• For 17 days starting the 3rd Thursday before each election until the Saturday before each election at 1:00 p.m., voters are allowed to vote by One-Stop absentee ballot in person at their county board of elections during regular business hours (usually 8:00 a.m. - 5:00 p.m. Monday through Friday). Some counties might offer other One-Stop voting sites that allow you to vote at additional locations and times. Check with your local county board of elections for your One-Stop voting options.

 
Steps for Former Felons

If you are convicted of a felony in North Carolina, you temporarily lose your citizenship rights, including your right to vote. Any prior registration you had before your felony conviction is canceled by the county board of elections with no action on your part. Any attempt to register to vote while you are an active felon is a felony. However, after completing all the terms of your sentence (including parole, probation, and restitution), you do not have to do anything to have your citizenship rights restored. Those rights are automatically restored (N.C. Gen. Stat. 13-1). Registering to vote, again or for the first time, is all you will need to do before voting in the county where you reside after your discharge.

 

If you have completed all parts of your sentence for a felony conviction or have been pardoned, you are eligible to vote in North Carolina. To avoid potential difficulties with registering and voting, you should ask for your Certificate of Restoration of Forfeited Rights of Citizenship from your releasing officer (N.C. Gen. Stat. 13-2). This is not necessary to register or vote, but may make it easier should you encounter any problems.

In order to vote in North Carolina elections, follow the steps listed below:

 
Step 1: Register to Vote
  • Former convicted felons must register again to vote in your current county of residence.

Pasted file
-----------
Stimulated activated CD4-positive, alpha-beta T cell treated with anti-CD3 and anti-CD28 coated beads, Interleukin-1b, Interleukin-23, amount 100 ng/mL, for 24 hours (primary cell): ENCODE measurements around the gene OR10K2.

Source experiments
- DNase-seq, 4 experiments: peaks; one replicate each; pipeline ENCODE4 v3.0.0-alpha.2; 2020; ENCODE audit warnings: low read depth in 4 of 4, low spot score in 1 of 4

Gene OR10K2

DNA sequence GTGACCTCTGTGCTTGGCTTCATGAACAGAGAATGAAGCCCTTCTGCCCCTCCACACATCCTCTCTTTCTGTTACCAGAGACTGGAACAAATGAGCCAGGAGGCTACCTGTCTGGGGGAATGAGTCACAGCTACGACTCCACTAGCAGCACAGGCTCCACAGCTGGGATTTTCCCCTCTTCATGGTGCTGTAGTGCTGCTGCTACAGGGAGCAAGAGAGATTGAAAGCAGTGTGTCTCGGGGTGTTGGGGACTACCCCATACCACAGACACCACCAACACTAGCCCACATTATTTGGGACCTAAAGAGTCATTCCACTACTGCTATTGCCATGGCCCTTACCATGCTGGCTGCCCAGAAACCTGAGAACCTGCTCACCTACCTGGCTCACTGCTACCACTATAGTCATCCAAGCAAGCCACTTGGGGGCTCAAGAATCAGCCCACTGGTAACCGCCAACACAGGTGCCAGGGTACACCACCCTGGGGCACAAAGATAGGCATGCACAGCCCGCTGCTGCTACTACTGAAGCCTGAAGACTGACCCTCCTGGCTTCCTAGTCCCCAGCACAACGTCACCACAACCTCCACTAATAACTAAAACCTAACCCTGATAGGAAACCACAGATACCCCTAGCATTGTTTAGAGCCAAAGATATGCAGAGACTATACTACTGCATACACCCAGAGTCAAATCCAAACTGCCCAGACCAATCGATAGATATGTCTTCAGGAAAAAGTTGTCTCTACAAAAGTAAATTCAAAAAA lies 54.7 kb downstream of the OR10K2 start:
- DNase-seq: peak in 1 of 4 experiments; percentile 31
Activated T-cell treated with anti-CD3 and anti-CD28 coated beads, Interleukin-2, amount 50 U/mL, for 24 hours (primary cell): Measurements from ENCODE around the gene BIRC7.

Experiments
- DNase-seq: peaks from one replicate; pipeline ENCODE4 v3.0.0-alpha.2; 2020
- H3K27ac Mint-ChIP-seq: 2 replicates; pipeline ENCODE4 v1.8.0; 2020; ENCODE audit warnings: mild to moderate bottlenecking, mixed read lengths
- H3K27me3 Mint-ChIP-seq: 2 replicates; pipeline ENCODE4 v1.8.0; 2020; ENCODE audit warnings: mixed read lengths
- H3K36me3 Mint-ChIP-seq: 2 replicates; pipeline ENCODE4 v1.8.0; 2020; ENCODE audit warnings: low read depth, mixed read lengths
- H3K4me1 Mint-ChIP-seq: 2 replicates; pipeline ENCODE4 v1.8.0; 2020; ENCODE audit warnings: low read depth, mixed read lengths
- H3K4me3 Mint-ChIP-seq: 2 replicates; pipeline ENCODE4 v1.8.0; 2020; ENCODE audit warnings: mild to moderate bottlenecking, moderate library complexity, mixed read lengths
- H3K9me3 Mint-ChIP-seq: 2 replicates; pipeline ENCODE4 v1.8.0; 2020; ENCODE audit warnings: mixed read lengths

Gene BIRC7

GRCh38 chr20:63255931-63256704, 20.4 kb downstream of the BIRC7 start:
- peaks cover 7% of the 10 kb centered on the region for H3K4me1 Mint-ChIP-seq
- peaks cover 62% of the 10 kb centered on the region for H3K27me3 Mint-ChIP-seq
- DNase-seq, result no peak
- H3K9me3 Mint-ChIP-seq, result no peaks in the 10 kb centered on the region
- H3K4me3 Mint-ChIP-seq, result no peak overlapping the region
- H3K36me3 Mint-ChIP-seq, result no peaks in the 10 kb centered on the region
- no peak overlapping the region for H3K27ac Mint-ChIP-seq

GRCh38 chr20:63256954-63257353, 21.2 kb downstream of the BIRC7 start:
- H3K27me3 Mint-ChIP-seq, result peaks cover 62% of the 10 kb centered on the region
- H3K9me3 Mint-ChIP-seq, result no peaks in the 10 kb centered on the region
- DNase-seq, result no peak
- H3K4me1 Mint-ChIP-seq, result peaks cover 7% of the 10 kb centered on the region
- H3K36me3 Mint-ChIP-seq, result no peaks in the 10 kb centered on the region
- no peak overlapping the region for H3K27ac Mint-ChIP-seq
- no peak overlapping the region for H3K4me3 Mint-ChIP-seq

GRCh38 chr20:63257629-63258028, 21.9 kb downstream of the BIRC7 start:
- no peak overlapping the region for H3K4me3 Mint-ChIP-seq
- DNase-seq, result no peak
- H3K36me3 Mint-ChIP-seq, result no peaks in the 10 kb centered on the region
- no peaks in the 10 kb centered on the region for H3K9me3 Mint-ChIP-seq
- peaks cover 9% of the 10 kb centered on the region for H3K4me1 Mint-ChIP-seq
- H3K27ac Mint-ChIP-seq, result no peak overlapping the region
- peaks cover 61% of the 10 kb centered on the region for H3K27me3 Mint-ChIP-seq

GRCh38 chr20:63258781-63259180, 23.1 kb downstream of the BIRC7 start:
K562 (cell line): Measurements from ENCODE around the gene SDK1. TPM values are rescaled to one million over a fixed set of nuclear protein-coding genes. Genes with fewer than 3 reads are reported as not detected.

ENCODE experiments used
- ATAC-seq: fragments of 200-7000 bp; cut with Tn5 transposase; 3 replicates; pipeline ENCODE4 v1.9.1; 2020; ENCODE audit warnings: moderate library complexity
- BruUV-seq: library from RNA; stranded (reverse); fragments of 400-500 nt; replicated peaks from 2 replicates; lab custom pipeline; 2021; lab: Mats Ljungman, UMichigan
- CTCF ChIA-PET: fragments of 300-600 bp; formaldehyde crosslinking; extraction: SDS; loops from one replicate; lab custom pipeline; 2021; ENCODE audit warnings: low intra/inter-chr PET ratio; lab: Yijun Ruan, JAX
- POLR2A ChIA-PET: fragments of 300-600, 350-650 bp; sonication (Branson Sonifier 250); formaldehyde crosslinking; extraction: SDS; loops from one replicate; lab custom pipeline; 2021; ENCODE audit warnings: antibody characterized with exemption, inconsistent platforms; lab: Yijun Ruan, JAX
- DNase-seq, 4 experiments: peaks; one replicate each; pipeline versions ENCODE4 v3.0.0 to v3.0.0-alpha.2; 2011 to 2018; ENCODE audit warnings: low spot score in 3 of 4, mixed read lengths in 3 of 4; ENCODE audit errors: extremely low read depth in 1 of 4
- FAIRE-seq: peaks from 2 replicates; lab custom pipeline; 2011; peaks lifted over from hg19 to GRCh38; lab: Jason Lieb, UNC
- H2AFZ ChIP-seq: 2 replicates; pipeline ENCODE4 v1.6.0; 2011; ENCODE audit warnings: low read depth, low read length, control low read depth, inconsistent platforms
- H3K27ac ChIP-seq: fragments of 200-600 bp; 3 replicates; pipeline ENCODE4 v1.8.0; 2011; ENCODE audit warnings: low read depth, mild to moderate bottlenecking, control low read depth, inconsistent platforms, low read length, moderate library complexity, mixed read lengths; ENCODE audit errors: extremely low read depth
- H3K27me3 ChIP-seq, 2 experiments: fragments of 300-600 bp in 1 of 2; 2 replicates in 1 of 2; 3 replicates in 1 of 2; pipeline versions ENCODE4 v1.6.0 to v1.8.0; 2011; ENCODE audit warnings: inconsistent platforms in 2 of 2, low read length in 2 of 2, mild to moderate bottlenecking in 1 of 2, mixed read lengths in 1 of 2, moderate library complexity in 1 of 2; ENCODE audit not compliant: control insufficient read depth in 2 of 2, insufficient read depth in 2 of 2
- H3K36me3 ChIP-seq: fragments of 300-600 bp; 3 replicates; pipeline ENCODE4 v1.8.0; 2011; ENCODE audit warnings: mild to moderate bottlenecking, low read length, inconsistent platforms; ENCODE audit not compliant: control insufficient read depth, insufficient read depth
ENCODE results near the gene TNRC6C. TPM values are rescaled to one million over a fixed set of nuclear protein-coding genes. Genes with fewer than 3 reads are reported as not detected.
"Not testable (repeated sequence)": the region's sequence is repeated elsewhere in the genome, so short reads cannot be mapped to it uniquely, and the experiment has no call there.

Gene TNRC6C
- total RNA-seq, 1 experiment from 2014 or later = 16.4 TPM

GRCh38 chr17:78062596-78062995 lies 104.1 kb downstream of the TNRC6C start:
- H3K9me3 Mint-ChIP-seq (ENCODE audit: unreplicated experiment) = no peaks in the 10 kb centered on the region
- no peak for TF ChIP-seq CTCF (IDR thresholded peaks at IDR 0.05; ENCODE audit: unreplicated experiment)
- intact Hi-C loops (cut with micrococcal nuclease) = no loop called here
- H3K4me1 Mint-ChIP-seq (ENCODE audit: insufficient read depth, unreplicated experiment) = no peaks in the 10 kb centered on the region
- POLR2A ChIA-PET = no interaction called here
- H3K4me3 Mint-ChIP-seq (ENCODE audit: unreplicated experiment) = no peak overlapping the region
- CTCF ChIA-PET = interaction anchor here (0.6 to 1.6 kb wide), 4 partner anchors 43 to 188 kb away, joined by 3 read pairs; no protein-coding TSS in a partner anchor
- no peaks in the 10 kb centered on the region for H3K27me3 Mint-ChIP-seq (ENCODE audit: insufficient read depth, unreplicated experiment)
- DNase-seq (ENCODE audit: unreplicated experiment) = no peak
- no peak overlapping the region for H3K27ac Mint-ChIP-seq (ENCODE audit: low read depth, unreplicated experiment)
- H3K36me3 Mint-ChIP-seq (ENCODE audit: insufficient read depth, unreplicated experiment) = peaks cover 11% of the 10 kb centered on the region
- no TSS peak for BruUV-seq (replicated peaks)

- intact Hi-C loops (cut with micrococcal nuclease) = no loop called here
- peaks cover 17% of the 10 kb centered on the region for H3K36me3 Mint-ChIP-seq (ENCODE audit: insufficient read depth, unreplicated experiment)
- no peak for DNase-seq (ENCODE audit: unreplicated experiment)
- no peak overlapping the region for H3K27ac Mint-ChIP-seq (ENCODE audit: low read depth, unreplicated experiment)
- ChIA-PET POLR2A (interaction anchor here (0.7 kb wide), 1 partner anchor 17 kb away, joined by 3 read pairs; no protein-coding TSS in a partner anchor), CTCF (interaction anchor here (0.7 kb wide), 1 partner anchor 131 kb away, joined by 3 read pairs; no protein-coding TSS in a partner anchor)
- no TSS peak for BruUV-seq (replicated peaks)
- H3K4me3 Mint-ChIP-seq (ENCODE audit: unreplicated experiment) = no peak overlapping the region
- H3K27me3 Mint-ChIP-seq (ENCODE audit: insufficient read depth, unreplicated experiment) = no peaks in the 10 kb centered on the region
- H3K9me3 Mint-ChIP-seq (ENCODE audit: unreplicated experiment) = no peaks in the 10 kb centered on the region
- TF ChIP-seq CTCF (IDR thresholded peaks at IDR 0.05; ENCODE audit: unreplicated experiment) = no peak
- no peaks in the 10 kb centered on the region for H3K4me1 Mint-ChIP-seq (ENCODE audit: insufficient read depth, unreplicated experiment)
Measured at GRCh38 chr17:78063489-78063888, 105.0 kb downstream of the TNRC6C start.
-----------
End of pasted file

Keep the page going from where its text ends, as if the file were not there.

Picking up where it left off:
• You can register by mail using a mail-in voter registration form. You can receive this form by writing or calling your county board of elections office, visiting a public library, or downloading a form online at www.sboe.state.nc.us.

  • Mail the completed form to the county board of elections in the county “where you live”. If you do not have a driver’s license, you will be asked to include part of your Social Security number. You may find your county board of elections by contacting the State Board of Elections. The completed form must include your physical street address so that you can be listed in the proper voting district. If you use a P.O. Box as your street address, the form will not be processed. (However, a P.O. Box may be used as your mailing address.)

  • The county board of elections must receive your completed form at least 25 days before the election if you wish to vote in that election. Otherwise, you can register at any time to vote in future elections. Voter registration is permanent and you do not need to register for each election.

  • The county board of elections will send a card to the address you listed on the form, with the name of your precinct and where you can go to vote (your “polling place”).

 
Step 2: Vote
  • You can vote at the polling place listed on your voter card, a One-Stop polling site, or by absentee ballot.

  • For directions on how to vote by absentee ballot or at a One-Stop voting location, see the previous Step 2.